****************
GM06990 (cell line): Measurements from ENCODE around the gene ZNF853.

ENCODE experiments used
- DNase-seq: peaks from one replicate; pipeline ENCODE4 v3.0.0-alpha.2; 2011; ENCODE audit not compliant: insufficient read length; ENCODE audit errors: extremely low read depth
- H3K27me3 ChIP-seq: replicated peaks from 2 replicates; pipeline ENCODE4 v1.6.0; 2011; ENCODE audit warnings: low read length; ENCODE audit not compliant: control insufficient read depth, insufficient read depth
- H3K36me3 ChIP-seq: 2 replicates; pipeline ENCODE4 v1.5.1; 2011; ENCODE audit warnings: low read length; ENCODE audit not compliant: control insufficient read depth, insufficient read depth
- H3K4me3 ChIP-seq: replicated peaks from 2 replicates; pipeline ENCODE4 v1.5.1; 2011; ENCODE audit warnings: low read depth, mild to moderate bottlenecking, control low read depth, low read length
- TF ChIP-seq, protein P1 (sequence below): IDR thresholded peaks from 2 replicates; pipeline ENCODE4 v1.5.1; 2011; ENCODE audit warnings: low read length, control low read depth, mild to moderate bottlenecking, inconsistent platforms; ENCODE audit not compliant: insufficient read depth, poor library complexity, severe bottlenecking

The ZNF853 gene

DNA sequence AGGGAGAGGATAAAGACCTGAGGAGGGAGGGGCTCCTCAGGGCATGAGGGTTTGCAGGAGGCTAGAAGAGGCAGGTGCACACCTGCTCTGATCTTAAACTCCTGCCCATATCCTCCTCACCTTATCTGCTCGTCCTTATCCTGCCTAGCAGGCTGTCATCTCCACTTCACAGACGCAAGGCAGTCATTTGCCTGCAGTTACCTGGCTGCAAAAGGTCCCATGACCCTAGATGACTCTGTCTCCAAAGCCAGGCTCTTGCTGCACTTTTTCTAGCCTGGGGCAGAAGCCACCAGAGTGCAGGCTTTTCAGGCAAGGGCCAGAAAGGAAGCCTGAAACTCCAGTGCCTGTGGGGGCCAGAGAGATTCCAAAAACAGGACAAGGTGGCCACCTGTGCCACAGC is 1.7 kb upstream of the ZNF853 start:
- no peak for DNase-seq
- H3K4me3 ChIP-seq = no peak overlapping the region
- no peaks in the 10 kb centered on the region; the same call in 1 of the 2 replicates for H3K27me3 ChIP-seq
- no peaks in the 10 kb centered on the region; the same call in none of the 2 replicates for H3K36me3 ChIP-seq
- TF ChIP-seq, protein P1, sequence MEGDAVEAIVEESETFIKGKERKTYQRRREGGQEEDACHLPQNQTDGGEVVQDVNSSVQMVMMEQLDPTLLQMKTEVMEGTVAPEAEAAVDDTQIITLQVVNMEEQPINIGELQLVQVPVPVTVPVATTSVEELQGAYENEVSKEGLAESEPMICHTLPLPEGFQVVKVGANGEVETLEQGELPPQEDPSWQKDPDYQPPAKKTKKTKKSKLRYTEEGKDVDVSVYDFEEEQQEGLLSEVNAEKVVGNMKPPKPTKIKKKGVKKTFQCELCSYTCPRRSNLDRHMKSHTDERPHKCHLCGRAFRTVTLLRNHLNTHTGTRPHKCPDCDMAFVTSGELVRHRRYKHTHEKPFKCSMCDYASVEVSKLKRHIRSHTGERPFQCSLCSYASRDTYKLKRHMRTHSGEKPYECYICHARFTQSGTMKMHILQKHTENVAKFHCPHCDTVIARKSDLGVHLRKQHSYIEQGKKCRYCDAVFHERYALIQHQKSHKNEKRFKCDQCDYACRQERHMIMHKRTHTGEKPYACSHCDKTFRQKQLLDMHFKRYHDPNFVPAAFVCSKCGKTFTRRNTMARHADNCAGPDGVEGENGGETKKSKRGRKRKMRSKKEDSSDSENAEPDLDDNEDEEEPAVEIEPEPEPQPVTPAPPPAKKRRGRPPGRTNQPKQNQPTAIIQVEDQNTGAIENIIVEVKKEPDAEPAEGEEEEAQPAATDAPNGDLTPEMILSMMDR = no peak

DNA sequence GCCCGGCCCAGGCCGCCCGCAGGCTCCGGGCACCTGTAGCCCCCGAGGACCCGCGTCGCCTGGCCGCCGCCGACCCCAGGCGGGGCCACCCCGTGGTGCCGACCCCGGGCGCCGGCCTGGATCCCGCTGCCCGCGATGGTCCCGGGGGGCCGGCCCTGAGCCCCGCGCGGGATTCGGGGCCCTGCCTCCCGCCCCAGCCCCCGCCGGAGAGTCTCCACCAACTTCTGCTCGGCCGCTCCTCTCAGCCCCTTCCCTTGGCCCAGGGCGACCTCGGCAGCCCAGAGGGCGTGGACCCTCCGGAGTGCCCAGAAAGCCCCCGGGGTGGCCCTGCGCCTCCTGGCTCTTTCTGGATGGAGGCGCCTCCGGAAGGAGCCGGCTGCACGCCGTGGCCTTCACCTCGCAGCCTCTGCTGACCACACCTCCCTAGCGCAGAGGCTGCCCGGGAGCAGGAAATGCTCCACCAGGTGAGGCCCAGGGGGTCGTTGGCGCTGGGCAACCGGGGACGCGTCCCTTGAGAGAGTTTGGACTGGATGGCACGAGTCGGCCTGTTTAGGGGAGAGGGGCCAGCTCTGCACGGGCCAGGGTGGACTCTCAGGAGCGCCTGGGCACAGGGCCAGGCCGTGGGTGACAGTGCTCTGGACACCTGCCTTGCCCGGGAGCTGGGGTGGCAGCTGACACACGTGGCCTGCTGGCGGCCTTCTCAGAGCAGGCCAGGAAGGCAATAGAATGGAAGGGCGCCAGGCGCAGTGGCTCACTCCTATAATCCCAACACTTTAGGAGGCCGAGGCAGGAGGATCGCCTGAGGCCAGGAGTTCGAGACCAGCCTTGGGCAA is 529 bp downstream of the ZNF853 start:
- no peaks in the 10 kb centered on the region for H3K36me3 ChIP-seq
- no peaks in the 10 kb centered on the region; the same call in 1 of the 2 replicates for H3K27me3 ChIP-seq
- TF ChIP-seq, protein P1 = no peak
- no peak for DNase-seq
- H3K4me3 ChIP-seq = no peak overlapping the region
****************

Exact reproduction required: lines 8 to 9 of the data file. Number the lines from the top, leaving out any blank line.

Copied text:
The ZNF853 gene

DNA sequence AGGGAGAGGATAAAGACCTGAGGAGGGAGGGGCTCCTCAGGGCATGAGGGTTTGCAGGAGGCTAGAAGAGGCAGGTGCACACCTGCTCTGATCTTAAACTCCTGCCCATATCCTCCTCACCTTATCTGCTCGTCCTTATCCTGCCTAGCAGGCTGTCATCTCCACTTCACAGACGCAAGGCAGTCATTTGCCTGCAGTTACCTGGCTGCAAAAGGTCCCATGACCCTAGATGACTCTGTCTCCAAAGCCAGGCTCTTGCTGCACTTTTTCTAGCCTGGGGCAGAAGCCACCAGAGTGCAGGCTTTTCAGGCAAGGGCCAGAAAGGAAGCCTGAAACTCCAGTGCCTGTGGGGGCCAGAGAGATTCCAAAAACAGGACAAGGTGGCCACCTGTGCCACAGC is 1.7 kb upstream of the ZNF853 start: